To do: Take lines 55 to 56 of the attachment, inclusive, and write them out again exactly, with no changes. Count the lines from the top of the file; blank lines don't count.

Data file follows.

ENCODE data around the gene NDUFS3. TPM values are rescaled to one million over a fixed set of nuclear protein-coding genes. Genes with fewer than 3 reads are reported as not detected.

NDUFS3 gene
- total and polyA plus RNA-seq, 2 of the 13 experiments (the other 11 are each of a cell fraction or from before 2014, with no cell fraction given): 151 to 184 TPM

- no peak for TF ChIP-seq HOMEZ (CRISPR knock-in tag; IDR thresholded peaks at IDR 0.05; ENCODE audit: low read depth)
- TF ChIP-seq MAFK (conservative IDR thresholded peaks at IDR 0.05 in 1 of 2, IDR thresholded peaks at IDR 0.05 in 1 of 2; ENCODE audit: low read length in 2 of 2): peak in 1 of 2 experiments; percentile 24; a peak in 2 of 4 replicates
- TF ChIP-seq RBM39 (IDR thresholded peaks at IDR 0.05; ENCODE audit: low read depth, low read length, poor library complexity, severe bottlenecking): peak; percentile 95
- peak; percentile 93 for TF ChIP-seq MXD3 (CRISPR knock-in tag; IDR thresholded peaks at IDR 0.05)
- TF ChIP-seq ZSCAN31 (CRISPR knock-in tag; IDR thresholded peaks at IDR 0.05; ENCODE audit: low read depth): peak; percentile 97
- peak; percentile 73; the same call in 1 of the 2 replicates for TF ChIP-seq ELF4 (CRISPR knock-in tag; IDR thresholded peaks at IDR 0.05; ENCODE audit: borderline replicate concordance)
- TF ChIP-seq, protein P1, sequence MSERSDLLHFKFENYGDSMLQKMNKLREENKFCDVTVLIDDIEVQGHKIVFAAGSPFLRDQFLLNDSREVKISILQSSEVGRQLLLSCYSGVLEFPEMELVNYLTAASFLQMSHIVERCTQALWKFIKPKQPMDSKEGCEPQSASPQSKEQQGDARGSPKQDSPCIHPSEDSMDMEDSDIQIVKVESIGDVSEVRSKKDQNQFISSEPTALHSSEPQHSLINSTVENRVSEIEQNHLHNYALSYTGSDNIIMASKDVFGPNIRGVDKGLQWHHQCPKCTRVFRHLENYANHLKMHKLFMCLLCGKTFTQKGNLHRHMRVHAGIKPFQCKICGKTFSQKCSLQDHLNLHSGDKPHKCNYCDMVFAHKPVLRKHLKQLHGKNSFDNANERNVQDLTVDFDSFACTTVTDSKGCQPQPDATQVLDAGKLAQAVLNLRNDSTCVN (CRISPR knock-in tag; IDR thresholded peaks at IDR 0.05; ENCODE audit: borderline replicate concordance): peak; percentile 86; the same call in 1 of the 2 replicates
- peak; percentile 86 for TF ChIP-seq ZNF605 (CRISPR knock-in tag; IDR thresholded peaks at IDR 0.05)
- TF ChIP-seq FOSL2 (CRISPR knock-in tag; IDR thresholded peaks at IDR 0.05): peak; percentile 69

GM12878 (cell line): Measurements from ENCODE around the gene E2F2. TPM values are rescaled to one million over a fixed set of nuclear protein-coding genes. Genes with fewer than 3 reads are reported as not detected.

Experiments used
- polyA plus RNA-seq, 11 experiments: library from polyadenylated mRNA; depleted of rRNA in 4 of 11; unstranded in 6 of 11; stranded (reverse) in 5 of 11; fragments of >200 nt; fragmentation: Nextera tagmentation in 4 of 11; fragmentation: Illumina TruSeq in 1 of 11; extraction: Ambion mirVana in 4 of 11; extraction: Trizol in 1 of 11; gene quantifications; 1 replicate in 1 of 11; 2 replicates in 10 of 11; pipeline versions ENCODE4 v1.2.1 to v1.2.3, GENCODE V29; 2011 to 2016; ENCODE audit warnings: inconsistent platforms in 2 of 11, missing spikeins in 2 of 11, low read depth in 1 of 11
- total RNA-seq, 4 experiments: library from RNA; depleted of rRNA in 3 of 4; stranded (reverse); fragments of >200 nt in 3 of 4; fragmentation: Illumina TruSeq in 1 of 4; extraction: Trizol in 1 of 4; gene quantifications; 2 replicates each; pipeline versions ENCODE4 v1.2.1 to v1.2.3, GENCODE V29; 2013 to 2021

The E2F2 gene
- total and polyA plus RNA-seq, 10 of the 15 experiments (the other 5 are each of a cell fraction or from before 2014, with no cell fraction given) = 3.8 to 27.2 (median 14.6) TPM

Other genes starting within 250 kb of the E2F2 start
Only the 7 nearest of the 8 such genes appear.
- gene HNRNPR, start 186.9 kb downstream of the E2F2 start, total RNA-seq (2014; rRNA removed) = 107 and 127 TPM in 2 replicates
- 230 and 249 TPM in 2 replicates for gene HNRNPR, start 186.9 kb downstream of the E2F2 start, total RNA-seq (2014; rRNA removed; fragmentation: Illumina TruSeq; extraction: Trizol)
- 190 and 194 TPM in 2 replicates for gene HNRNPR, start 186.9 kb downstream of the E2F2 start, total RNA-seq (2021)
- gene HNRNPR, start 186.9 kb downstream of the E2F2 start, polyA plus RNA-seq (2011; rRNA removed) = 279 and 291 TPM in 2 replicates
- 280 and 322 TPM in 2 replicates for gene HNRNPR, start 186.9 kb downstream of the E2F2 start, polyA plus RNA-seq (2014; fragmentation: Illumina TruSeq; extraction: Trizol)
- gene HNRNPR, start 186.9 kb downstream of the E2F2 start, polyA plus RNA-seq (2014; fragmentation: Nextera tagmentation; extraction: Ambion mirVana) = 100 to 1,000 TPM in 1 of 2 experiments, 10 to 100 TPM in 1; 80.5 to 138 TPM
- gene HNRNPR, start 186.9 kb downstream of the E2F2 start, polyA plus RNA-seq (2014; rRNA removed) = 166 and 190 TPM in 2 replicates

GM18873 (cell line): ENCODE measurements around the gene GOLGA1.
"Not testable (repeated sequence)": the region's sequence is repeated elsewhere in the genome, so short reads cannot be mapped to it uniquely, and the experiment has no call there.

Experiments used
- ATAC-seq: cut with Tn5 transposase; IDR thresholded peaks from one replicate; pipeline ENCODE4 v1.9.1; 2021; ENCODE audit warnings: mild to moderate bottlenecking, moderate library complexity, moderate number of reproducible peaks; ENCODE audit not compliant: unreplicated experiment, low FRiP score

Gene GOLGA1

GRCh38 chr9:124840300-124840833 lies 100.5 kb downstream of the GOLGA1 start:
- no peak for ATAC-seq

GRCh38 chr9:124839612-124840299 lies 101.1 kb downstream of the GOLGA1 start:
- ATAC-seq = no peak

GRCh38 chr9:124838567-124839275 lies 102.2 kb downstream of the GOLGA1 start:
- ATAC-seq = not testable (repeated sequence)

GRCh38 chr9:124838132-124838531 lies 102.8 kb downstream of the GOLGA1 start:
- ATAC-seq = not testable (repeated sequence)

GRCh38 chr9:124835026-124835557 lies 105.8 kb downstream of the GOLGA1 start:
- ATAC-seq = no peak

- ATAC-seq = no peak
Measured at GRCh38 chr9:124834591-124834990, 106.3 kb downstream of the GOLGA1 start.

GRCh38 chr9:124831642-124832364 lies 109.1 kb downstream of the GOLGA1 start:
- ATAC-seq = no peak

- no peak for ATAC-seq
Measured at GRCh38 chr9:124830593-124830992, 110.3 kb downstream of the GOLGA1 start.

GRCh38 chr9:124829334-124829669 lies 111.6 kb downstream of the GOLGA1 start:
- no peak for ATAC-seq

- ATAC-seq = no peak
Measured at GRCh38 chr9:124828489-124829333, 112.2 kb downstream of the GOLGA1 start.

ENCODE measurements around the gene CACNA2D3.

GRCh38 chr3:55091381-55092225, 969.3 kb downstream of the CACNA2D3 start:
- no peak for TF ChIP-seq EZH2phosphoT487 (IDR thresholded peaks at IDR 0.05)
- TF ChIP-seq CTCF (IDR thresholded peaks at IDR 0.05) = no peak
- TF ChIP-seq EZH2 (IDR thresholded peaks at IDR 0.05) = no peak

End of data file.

- no peak for TF ChIP-seq EZH2phosphoT487 (IDR thresholded peaks at IDR 0.05)
- TF ChIP-seq CTCF (IDR thresholded peaks at IDR 0.05) = no peak